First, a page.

The display box had been build from the lid of a plastic box for business cards, two pieces of foam fitting into the box and a similar sized piece of a packaging membrane as diffuser. In one of the foam parts six holes were pushed and the LEDs placed into them. The shorter feet (ground side) of the LEDs were connected with each others by a piece of cable, then a resistor was added and a jumper cable was soldered to the latter. To the other feet (plus side) of the LEDs jumper cables were soldered.

These then were connected to the servo ports on the AIY voice HAT via elongation cables, the positive side to the (outer) "P in" pins, the negative connector to one of the (inner) ground/minus pins. Please have a look on the attached scheme.

I would strongly recommend to test the setup on a breadboard before soldering.

Now the membrane, the LED plate and the sealing layer were placed in the plastic box.

Place the script in the src folder. In case, you may have to make the script executable first.

Now using the Dev terminal (!) the program is started. Enter 'src/' and press 'Enter'.

You now will be asked to press the button of the AIY box and say your word or sentence. With some delay, the system will repeat what had been understood, and display it on screen as well as, letter by letter, on the six LED display.

If you give the keyword "Goodbye" instead of a sentence, the system will tell you Goodbye, and the program will be closed.

Step 3: The Code

Below you find the code that allows you to speak to the AIY voice device and have the recognized sentence displayed letter by letter on a small 2x3-LED 'semaphore' or Braille-type matrix.

The code is a derivative of the script I used for a previous project using the AIY voice HAT, being a derivative of the example described in the AIY voice HAT manual.

You can also find a dictionary with the part of the Murray code I had found in the internet, as text file. It neither contains numbers and omits some letters, which would give a problem here.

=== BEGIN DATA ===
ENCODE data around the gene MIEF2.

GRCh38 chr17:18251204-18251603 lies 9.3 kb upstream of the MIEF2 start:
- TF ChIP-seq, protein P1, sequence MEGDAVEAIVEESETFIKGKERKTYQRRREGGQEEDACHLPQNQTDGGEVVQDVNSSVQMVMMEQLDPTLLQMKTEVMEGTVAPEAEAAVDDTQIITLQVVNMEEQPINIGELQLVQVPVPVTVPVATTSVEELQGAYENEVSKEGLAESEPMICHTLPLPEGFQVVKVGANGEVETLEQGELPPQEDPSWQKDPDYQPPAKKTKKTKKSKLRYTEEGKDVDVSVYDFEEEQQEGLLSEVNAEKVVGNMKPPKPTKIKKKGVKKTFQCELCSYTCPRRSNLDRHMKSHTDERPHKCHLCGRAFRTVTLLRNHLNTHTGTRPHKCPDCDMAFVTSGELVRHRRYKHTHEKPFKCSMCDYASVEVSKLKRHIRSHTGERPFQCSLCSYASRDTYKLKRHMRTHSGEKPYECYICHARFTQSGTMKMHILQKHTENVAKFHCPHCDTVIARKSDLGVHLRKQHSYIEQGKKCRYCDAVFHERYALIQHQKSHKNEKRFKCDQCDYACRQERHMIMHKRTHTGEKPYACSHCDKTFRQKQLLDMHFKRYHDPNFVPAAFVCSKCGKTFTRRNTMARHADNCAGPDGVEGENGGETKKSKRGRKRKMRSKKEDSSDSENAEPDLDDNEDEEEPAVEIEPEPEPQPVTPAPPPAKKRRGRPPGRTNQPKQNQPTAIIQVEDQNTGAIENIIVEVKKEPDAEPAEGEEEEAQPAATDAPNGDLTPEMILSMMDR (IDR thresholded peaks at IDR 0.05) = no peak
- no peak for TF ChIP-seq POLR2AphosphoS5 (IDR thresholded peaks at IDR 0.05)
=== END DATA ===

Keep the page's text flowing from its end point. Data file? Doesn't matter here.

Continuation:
One limitation of the program in its current state is that if a sign not included in the dictionary it would crash the program. In addition it is not a representation of the complete Braille Code as a Markup language. As you can see in the script below, the Nemeth code for numbers is redundant with some signs in standard Braille, but that should not give a problem for our specific application.

#!/usr/bin/env python3

# This script is an adaption of the script for the AIY voice HAT,
# optimized for the AIY based Baille type symbol display

import aiy.cloudspeech
import aiy.voicehat
from gpiozero import LED
#from gpiozero import Button
from time import sleep

# Dictionary: an artificially modified Braille alphabet,
# numbers and some symbols taken from the Nemeth extension of Braille

Braille_6A = {
" " : "123456",  # space
"A" : "1",
"B" : "12",
"C" : "14",
"D" : "145",
"E" : "15",
"F" : "124",
"G" : "1245",
"H" : "125",
"I" : "24",
"J" : "245",
"K" : "13",
"L" : "123",
"M" : "134",
"N" : "1345",
"O" : "135",
"P" : "1234",
"Q" : "12345",
"R" : "1235",
"S" : "234",
"T" : "2345",
"U" : "136",
"V" : "1236",
"X" : "1346",
"Y" : "13456",
"Z" : "1356",
"W" : "2456",
"#" : "3456", # Number Prefix, i.e. next signs are numbers
"," : "2",
"." : "256",  # Full stop, end of sentence (GB)
"?" : "236",
"!" : "235",
"'" : "3",
"-" : "24",
";" : "23",
"Cap" : "6",  # Next letter is in Capitals; Number-Stop ?
"" : "",
# Nemeth Braille code is a mathematical expansion for 6-Point Braille
# see: <a href="">  <a href=""> </a> </a>

"1" : "2",    # Nemeth Code '1', Braille 'comma'  
"2" : "23",
"3" : "25",
"4" : "256", 
"5" : "26",
"6" : "235",   # Nemeth '6', Braille '!'
"7" : "2356",
"8" : "236",  # Nemeth '8', Braille '?'
"9" : "35",
"0" : "356",
"+" : "346",
"-" : "36",
"/" : "34",
"(" : "12356",
")" : "23456",
"*" : "1346" # '*' is a two pattern symbol in Nemeth, here replaced by an 'x' to omit crashes


""" for reasons of simplicity, the standard Braille number patterns given below 
    were replaced by the corresponing Nemeth-Codes
"1" : "1",  
"2" : "12",
"3" : "14",
"4" : "145",
"5" : "15",
"6" : "124",
"8" : "1245",
"9" : "24",
"0" : "245",
#Text = "rbhTZkl 9t64+34#!"  # Sampletext, for debugging purposes
def main():
 recognizer = aiy.cloudspeech.get_recognizer()
 recognizer.expect_phrase('goodbye') # keyword, ends the program
 button = aiy.voicehat.get_button()   # AIY Button status
 led = aiy.voicehat.get_led()         # AIY Button-LED status
 led_1 = LED(26) # 1st connector, servo0, GPIO 26 # upper left
 led_2 = LED(6)  # 2nd connector, servo1, GPIO 06 # middle left
 led_3 = LED(13) # 3rd connector, servo2, GPIO 13 # lower left
 led_4 = LED(5)  # 4st connector, servo3, GPIO 05 # upper right
 led_5 = LED(12) # 5th connector, servo4, GPIO 12 # middle right